Eleven

We spent our spring/summer on the series "Ten", taking a look at what the 10 Commandments tell us about the nature of God. I decided it would be good to end with "Eleven", a summary of the commandments similar to the way Jesus put them all together so beautifully in Matthew 22. So let's fast-forward from Mt. Sinai to Palestine at the time of Jesus...

Everywhere Jesus went, there were a mixed bag of people that gathered around him: some were his disciples, some were just curious, and some were his detractors. We'll divide his detractors into two groups: Pharisees and Sadducees. The Pharisees were teachers of the Law who valued not only the written tradition but oral tradition as well. They were conservatives who were committed to God's Word, but they were notorious for adding extra restriction to what God had given. They were messianic (expecting a Messiah sent from God), and they believed in resurrection.

The other guys (Sadducees) were more like political elitists who governed the affairs of the people. They tended to be more concerned with process and governance than anything else. They were non-messianic, and tended to overlook the Law where convenient, and they did not believe in resurrection.

Both of these groups had an interest in bringing Jesus down. The Pharisees wanted to protect the Law and traditions as they saw it, and the Sadducees wanted to protect their political agenda. So in Matthew 22, we find Jesus engaged in conversation with both groups who were trying to trap him. The Pharisees asked him about paying taxes to Caesar, and Jesus gave his "give to Caesar what is Caesar's" response. Then the Sadducees took a shot by asking an obscure, extreme hypothetical question about a widow who had been married to seven husbands who died and quizzed Jesus about who she would be married to in the afterlife (even though they didn't believe in resurrection). And Jesus shut them down.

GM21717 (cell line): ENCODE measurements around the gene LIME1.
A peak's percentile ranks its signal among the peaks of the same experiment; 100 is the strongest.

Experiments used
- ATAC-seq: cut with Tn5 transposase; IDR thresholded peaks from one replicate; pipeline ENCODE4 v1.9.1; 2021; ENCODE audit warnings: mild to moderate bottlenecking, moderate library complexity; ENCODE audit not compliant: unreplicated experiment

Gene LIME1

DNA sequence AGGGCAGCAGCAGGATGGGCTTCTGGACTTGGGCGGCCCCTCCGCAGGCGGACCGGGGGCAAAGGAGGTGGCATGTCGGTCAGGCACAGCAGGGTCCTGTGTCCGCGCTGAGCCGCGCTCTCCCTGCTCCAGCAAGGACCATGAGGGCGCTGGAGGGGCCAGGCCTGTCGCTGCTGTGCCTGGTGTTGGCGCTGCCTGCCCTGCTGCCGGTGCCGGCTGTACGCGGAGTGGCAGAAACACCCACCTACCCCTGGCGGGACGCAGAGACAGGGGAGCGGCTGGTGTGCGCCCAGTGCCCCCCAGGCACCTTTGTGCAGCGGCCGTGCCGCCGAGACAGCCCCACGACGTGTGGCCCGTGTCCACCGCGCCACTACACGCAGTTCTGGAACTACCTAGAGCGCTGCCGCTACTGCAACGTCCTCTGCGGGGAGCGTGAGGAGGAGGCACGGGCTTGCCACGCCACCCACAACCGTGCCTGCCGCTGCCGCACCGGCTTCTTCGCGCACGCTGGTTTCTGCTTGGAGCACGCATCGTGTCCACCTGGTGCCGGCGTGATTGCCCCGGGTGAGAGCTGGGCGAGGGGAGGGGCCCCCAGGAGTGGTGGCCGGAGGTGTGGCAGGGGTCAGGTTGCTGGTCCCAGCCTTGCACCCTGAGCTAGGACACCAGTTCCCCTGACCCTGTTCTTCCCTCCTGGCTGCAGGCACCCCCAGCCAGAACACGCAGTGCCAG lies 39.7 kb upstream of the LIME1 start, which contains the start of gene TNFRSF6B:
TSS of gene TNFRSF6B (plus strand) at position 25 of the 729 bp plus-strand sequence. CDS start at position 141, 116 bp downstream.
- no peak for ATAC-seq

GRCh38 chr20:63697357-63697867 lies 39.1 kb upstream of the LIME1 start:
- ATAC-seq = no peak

So the Pharisees took another shot at Jesus while the Sadducees licked their wounds. That's where you can find the story in Matthew 22:34-40. I find it really interesting that when Jesus answered the Pharisee's question, he did so not with new wisdom or new insight. No. He answered their question with ancient wisdom found in the most familiar scripture known to every Jewish man, woman, and child -- the Shema: "Hear, O Israel, the Lord your God, the Lord is One. You shall love the Lord your God with all your heart, all your soul, and all your mind" (Deuteronomy 6:4-9). It is THIS commandment Jesus calls the "Greatest Commandment" -- to love God with your totality. Jesus did not give them a new morality but reminded them of what has always been true: the foundation for our life begins with a love for God.

And then Jesus gives a part deux to their question by quoting a portion of Leviticus 19:18: "...love your neighbor as you love yourself. I am the Lord." Jesus put these two commandments together in a beautiful entwining of love for God and love for others, and it remained a consistent theme throughout the New Testament. If you have the eyes to see it, you'll see the pairing everywhere.

Jesus is the True Interpreter of God's Law. He knows the character of God better than anyone since he and the Father are One. And he recites these commandments as the lens through which to understand all the commandments of God: they help us to understand what it means to love God and to love our neighbor.

Jesus reminds us that our love for God is essential to life and that out of our love for God will flow a love for neighbor and a desire to do good to them.

So what does this encounter with the Pharisees and Jesus's summary of the commandments teach us about the nature of God? The Lord is unchanging ("Jesus Christ the same yesterday, today, and forever." -- Heb. 13:8). There's nothing new here, folks. Jesus is just helping us to see the way it's always been.

As with the Pharisees, God does not approve when we add extra burdens to what God has given. As with the Sadducees, God does not approve when we try to take away what God has given. It's how we read scripture: "We do not make the scriptures say what they do not say, and we do not make them un-say what they do say."

Jesus has a very high view of God's Laws, and he did not come to do away with any of them but to fulfill them and lead us to the Father. His wise simplicity cut through Pharisaical complication and helps us understand the heart of God behind every word He has given us.

Thank you, Jesus, for knowing I would need it this simply.